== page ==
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Section: Application Domains

Swimming at low-Reynolds number

Participants : Bernard Bonnard, Yacine El Alaoui-Faris, Laetitia Giraldi, Clément Moreau, Alice Nolot, Jean-Baptiste Pomet, Jérémy Rouot, Karine Sérier.

Following the historical reference for low Reynolds number locomotion [71], the study of the swimming strategies of micro-organisms is attracting increasing attention in the recent literature. This is both because of the intrinsic biological interest, and for the possible implications these studies may have on the design of bio-inspired artificial replicas reproducing the functionalities of biological systems. In the case of micro-swimmers, the surrounding fluid is dominated by the viscosity effects of the water and becomes reversible. In this regime, it turns out that the infinite dimensional dynamics of the fluid do not have to be retained as state variables, so that the dynamics of a micro-swimmer can be expressed by ordinary differential equations if its shape has a finite number of degrees of freedom. Assuming this finite dimension, and if the control is the rate of deformation, one obtains a control system that is linear (affine without drift) with respect to the controls, i.e. the optimal control problem with a quadratic cost defines a sub-Riemannian structure (see section 3.2.3). This is the case where the shape is “fully actuated”, i.e. if all the variables describing the shape are angles, there is an actuator on each of these angles. For artificial micro-swimmers, this is usually unrealistic, hence (artificial) magneto-elastic micro-swimmers, that are magnetized in order to be deformed by an external magnetic field. In this case, the control functions are the external magnetic field.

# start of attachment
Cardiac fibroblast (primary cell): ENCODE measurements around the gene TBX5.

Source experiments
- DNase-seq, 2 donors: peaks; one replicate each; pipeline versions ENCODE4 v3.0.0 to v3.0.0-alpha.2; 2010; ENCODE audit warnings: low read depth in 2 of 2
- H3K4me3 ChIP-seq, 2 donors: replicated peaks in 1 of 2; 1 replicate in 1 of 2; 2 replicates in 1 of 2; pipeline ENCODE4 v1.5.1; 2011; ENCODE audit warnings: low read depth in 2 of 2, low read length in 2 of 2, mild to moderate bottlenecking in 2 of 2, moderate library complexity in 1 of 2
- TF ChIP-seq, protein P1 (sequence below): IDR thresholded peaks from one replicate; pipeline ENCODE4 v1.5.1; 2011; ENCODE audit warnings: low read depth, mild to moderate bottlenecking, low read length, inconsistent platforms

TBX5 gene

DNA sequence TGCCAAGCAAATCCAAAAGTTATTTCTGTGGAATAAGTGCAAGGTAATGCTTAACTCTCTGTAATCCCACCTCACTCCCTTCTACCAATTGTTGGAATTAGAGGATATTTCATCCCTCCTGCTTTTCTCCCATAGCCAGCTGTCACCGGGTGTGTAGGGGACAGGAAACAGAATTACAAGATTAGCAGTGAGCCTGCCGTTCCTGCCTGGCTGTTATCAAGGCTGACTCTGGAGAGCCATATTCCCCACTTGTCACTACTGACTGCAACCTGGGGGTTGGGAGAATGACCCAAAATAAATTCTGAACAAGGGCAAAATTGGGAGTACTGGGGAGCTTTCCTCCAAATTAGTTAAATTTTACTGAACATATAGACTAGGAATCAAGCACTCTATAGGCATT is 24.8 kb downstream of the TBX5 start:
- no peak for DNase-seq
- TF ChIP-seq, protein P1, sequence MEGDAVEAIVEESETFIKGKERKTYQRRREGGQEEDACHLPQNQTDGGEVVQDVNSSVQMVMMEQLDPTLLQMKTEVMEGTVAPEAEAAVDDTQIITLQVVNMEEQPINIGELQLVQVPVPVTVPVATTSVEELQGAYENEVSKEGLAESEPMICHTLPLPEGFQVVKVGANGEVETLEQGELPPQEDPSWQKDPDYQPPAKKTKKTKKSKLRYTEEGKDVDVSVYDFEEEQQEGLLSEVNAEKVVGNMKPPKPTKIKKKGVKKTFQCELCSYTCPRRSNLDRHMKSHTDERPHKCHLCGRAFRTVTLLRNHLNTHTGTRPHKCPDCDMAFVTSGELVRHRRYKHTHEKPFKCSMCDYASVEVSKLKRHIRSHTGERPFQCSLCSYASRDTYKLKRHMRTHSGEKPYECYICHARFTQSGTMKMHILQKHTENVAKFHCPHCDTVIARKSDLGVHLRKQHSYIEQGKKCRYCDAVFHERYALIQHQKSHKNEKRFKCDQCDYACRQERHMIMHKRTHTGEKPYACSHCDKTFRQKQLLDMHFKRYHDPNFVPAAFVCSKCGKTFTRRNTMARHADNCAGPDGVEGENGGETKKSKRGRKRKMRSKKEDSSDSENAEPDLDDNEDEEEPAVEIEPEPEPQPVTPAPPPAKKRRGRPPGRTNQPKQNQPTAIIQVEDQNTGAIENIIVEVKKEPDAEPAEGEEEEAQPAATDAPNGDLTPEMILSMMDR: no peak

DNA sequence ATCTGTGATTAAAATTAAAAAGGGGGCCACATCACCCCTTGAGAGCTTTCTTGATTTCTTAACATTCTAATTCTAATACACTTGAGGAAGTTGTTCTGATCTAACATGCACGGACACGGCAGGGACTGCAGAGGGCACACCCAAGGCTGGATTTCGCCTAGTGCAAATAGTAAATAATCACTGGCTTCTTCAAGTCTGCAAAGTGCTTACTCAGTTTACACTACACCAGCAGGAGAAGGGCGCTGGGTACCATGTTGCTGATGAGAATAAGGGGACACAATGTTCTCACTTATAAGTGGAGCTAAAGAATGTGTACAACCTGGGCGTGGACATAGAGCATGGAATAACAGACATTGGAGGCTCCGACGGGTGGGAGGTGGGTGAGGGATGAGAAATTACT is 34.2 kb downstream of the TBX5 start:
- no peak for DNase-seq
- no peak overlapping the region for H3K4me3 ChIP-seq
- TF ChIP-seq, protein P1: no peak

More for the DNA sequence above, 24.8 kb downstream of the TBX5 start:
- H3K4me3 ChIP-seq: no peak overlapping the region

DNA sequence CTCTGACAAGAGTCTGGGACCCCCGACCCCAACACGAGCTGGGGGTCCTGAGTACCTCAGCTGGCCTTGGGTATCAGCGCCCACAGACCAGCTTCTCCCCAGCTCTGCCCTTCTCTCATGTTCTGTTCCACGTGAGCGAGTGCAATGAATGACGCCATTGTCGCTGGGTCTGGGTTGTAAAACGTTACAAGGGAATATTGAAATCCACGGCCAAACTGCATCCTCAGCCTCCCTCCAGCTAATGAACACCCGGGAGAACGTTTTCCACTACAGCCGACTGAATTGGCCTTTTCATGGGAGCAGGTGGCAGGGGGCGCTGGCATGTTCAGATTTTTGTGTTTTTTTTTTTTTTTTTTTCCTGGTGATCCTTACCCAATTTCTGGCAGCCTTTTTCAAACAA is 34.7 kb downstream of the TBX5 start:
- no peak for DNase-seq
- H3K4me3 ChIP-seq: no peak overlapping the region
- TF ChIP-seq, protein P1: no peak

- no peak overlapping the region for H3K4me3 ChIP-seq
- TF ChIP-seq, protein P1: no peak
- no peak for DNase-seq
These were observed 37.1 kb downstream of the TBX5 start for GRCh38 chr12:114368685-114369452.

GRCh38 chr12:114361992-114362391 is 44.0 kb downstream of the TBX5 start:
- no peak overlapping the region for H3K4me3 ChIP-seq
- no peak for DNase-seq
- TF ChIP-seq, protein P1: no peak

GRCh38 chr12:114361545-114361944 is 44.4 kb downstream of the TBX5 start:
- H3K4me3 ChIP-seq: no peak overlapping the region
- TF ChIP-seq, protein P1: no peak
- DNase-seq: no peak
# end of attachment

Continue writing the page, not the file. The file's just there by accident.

In both cases, questions are controllability (straightforward in the fully actuated case), optimal control, possibly path planning. We collaborate with teams that have physical experiments for both.

The questions about optimality of periodic controls raised in section 3.2.5 are related to these applications for periodic deformations, or strokes, playan important role in locomotion.